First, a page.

Learning How to Read Thai Part ๓ – Word Tone = Word Meaning

OK, so we’ve discussed how to read the tone of a simple Thai word (see part ๒). So, you now know how to pronounce the word correctly without ever even hearing it said! Pretty cool, no? Well, though you may think it’s “cool” you may be wondering why it’s so important.
The reason is because, in Thai language, the tone of the word = the meaning of the word.

If we know how to read a Thai word correctly, we’ll know how to write and pronounce the word correctly too. Now that you know how consonant class affects tone of the word, you’ll be able to understand why certain consonants are used to write certain words. This is important as there are many Thai words which sound similar but have completely different meanings all because the tones of the words are different.
For example:
พัก (pak- high tone) a verb meaning to halt, take a break, take a rest
ผัก (pak- low tone) a noun meaning vegetable

If we read the Romanized Thai (the “Thaiglish”) we would see no difference between these two words at all as they would both be spelled “pak” and “pak”. English has no characters to display tone, because, it doesn’t use tones like Thai. But if you learn how to read Thai, you’ll see the difference right away because the leading consonants are different classes, which makes the tones differ as well.
พัก is spelled with a low-class consonant. Using the guide from before, you’ll see that low-class consonant + short vowel + dead ending = a high tone
ผัก is spelled with a high-class consonant. High-class consonant + dead ending (regardless of vowel length) = low tone

To know this is a huge advantage! It means knowing the difference between two very different words, without using any “Thaiglish” at all! Think about how different these two words are (even though they sound slightly similar). If you didn’t know what tone to use you may accidentally say that you’re “going on vacation to vegetable,” or that you “ate a break” for lunch. พัก and ผัก are just one example of many Thai words which are like this. Similar sounding to the foreigner. Made different by tone and spelling. Very different meanings.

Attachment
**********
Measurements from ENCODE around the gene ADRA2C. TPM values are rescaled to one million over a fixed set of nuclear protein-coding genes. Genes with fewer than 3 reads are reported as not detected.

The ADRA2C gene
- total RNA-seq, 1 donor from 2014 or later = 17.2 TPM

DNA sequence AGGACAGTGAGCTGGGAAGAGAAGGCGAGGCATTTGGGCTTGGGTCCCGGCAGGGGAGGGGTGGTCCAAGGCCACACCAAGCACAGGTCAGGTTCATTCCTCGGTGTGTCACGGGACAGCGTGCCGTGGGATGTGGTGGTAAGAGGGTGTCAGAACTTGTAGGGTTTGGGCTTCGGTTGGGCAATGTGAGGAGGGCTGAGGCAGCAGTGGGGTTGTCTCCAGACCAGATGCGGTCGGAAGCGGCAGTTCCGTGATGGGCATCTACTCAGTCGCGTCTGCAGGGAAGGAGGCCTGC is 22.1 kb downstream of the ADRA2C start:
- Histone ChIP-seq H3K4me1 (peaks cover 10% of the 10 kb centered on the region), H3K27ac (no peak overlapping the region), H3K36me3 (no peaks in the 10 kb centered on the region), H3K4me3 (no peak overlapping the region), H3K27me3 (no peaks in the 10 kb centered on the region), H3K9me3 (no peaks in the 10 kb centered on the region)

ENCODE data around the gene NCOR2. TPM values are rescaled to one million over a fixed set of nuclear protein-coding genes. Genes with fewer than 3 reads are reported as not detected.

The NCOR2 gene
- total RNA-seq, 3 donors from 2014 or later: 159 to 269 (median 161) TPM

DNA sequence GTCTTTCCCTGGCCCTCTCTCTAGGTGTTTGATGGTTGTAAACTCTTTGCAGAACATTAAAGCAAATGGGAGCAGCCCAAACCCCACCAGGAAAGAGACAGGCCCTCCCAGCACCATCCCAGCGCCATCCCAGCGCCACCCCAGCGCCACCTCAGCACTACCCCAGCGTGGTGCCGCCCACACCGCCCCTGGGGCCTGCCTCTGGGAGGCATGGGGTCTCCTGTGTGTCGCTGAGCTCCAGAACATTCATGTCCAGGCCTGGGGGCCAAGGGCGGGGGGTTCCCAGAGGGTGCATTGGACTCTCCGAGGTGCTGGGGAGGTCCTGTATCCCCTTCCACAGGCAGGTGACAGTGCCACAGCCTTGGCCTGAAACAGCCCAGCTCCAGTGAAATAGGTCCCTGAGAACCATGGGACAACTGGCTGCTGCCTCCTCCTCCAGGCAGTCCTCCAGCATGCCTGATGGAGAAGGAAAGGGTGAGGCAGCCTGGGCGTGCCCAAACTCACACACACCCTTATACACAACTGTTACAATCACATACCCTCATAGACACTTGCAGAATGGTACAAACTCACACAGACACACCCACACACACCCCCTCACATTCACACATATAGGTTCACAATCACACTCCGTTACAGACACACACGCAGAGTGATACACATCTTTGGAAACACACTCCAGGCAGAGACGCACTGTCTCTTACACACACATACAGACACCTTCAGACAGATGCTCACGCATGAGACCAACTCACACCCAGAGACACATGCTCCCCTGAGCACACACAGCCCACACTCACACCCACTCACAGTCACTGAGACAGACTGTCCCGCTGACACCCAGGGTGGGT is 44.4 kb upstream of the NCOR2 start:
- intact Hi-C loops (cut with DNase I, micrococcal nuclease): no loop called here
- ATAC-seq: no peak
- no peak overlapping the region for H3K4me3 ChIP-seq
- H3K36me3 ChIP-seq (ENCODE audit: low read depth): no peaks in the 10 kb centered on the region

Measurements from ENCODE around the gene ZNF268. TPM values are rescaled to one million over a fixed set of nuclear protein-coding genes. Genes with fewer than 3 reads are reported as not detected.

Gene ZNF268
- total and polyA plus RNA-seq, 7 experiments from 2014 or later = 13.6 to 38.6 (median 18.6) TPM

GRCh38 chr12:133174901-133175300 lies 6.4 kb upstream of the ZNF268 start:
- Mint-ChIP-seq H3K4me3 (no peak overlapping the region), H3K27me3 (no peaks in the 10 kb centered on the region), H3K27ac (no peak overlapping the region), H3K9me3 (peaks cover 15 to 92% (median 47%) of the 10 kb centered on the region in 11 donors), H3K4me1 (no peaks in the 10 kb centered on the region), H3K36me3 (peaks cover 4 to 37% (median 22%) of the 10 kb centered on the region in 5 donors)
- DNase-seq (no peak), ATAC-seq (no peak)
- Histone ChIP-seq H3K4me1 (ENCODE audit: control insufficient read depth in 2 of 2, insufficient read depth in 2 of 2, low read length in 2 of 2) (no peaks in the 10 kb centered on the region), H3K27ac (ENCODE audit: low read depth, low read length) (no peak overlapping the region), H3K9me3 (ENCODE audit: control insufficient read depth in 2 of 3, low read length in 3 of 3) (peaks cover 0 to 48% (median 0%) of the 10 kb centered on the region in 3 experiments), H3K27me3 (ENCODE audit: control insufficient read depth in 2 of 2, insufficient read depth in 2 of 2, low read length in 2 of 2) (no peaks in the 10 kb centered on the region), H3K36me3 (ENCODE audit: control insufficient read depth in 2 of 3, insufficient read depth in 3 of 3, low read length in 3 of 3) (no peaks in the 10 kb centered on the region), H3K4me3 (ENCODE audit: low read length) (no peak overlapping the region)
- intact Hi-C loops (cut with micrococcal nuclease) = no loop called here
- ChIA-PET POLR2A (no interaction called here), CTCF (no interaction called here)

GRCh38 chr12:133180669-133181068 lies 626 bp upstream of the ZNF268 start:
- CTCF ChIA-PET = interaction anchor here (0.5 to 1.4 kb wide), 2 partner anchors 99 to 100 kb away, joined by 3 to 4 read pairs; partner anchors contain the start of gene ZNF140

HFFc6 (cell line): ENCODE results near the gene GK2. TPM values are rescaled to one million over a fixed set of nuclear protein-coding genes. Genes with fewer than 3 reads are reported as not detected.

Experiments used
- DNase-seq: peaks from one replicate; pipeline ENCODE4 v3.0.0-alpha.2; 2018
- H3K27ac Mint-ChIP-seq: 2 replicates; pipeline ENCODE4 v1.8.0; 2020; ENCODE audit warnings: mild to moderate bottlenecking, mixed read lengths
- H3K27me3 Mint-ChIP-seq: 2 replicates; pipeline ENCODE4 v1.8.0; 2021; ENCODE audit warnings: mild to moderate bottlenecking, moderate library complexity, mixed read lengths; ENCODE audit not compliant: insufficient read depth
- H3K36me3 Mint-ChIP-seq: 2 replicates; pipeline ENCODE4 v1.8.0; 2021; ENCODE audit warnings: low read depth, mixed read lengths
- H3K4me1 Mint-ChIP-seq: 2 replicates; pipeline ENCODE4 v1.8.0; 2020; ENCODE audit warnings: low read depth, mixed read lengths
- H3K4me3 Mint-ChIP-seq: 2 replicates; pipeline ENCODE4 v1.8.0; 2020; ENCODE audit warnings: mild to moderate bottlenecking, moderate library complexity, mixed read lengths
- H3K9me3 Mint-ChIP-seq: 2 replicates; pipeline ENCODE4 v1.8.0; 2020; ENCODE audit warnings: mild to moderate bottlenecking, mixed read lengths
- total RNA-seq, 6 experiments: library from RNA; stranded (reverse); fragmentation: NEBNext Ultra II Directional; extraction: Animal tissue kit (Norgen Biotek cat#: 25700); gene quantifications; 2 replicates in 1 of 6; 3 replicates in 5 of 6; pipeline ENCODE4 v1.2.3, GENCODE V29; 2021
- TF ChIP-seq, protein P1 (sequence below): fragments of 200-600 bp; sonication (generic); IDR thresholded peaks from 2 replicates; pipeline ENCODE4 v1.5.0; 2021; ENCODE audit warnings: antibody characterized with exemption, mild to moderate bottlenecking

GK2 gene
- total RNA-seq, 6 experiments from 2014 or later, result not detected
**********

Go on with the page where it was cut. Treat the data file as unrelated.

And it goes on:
Here are some more examples how tone and spelling change the meaning of the word*:

kap: คับ (high tone) =  adjective; tight; close fitting   ขับ (low tone) = verb; to drive (a vehicle)
kaa: ค่า (falling tone) = noun; value, charge   ฆ่า (falling tone) = verb; to kill, murder   ขา (rising tone) = noun; leg
kai: คาย (mid tone) = verb; to spit-out; discharge   ขาย (rising tone) = verb; to sell
kiow: เคี่ยว (falling tone) = verb; to simmer    เคี้ยว (high tone) = verb; to chew   เขี้ยว (falling tone) = noun; fangs, cuspids   เขียว (rising tone) = noun/adjective; green
sak: ซัก (high tone) = verb; to wash clothes   สัก (low tone) = adverb of degree; just, some
sook: ซุก (high tone) = verb; to hide, conceal   สุก (low tone) = adjective; ripe, mature, cooked   สุข (low tone) = adjective; happy, joyful   ศุกร์ (low tone) = noun; as in ดาวพระศุกร์ – the planet Venus or วันศุกร์ – Friday
taan: ท่าน (falling tone) = noun/pronoun; a very respectful 2nd person pronoun; you   ฐาน (rising tone) = noun; base, pedestal
paan:  พาน (mid tone) = noun; tray  ผ่าน (low tone) = verb; to pass
fak: ฟัก (high tone) = noun; gourd, squash   ฝัก (low tone) = noun/classifier; an ear (of corn), pod, sheath
fan: ฟัน (mid tone) = noun; teeth   ฝัน (rising tone) = verb/noun; to dream, a dream
faa: ฟ้า (high tone) = noun; the sky   ฝา (rising tone) = noun; a lid, cover   ฝ่า (low tone) = noun; palm (of the hand), sole (of the foot)
faak: ฟาก (falling tone) = noun; a side, shore   ฝาก (low tone) = verb; to deposit, leave
sop: สบ (low tone) = verb; to encounter   ศพ (low tone) = noun; corpse

As you get out and start speaking with Thais, you’ll realize even more how important word tone is. As English speakers (who don’t use tones to determine word meaning) we’re apt to mispronounce words very often. Don’t be discouraged! Thais are very forgiving and will probably kindly help correct you. Listen to how they speak. Speak slowly and clearly and if you confuse someone and they ask “What?!” don’t freak-out and speak faster (a common flaw of mine). Slow-down. Think first, then speak… and don’t worry! Have fun with it.

Hope this helps! Good luck!

(*You will notice some words listed here use Tone Markers (วรรณยุกต์) which also affect word tone. If you don’t know how to read these yet, I’ll try and explain it in a later post.)


Leave a Reply

Fill in your details below or click an icon to log in:

WordPress.com Logo

You are commenting using your WordPress.com account. Log Out /  Change )

Google photo

You are commenting using your Google account. Log Out /  Change )

Twitter picture

You are commenting using your Twitter account. Log Out /  Change )

Facebook photo

You are commenting using your Facebook account. Log Out /  Change )

Connecting to %s